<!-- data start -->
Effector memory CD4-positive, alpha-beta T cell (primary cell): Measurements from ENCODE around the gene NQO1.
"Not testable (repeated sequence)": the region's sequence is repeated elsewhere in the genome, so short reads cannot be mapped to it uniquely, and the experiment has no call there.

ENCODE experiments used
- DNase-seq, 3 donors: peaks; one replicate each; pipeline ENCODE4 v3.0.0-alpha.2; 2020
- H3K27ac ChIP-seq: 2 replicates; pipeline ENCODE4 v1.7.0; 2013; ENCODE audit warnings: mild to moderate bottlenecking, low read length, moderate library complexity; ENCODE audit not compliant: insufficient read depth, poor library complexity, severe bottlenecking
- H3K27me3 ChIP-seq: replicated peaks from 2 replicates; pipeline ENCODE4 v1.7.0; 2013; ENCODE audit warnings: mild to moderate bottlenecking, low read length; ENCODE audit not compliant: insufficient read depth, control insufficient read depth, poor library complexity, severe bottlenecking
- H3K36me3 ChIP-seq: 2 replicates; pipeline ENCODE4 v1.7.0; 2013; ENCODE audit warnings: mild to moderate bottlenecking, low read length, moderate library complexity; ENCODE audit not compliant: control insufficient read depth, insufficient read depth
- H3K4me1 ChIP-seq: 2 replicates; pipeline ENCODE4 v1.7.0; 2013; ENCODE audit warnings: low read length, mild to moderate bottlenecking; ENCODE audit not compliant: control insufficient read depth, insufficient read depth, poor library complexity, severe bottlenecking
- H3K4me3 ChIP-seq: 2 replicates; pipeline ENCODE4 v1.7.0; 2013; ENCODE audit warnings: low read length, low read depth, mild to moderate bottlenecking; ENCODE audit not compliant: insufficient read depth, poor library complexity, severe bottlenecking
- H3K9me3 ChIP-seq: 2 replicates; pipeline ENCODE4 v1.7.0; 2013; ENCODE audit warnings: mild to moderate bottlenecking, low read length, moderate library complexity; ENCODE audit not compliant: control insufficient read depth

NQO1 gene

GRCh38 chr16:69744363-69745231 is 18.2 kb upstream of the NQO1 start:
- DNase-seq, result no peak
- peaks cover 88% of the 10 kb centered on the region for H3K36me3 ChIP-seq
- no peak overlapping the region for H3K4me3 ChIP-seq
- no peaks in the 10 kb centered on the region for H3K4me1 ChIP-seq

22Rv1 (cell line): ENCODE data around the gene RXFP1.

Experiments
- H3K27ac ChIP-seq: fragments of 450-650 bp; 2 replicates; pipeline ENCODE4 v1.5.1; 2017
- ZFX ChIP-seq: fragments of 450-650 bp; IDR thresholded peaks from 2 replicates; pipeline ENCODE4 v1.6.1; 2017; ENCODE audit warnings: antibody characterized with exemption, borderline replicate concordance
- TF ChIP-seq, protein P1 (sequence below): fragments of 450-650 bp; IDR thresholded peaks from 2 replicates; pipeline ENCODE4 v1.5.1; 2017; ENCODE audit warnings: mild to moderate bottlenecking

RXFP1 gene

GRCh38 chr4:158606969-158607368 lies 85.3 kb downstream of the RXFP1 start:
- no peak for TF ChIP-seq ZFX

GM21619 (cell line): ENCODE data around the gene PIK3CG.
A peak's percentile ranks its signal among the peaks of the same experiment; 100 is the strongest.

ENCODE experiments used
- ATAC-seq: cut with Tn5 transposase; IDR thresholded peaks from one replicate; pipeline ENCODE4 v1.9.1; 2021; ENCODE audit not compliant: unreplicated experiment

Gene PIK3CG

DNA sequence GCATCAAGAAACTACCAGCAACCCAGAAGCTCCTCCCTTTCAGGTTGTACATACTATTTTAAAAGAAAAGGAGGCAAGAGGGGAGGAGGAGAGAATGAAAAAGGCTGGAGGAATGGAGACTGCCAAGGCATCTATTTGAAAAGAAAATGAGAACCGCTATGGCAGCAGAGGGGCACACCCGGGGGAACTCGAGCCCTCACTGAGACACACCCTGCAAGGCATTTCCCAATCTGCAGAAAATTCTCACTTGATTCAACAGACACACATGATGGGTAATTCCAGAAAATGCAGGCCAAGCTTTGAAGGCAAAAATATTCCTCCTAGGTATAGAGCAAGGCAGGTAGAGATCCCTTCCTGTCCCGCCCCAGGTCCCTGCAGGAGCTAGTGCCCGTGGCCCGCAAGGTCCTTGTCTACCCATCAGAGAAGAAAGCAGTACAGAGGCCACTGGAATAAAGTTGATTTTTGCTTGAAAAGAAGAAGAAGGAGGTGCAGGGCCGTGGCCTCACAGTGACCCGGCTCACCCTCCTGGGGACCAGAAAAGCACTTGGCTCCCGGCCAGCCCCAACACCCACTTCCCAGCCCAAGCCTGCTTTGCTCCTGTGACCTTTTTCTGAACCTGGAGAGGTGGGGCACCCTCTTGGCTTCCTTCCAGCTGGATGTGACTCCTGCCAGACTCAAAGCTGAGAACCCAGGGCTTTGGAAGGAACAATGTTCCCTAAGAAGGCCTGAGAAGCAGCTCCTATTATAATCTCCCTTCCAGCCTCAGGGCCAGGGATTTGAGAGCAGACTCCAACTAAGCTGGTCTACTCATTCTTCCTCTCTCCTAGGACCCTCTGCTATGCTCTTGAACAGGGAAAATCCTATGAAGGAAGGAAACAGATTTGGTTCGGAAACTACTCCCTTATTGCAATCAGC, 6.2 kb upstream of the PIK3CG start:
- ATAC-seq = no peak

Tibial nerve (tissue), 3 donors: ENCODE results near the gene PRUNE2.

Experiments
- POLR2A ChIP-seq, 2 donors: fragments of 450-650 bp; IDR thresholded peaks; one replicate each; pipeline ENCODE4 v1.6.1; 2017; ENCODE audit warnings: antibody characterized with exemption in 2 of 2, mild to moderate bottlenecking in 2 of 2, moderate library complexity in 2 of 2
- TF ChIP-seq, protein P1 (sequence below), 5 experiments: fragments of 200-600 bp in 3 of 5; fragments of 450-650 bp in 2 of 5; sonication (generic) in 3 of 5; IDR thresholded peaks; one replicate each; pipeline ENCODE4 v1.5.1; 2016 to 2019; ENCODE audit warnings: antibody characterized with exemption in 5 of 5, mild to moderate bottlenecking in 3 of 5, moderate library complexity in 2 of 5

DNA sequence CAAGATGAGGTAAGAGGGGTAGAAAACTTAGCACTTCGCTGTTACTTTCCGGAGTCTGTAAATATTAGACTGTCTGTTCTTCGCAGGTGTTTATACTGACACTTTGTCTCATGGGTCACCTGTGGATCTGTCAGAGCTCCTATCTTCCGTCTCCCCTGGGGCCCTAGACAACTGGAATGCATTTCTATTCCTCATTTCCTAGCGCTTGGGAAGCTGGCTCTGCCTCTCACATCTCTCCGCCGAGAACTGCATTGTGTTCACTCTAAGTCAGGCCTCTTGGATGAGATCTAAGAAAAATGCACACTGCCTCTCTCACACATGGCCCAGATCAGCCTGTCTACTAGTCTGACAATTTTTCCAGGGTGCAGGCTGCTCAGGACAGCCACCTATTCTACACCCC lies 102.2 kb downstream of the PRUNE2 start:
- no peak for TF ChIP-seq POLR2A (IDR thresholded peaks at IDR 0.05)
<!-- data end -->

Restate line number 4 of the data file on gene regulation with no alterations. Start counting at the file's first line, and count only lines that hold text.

- DNase-seq, 3 donors: peaks; one replicate each; pipeline ENCODE4 v3.0.0-alpha.2; 2020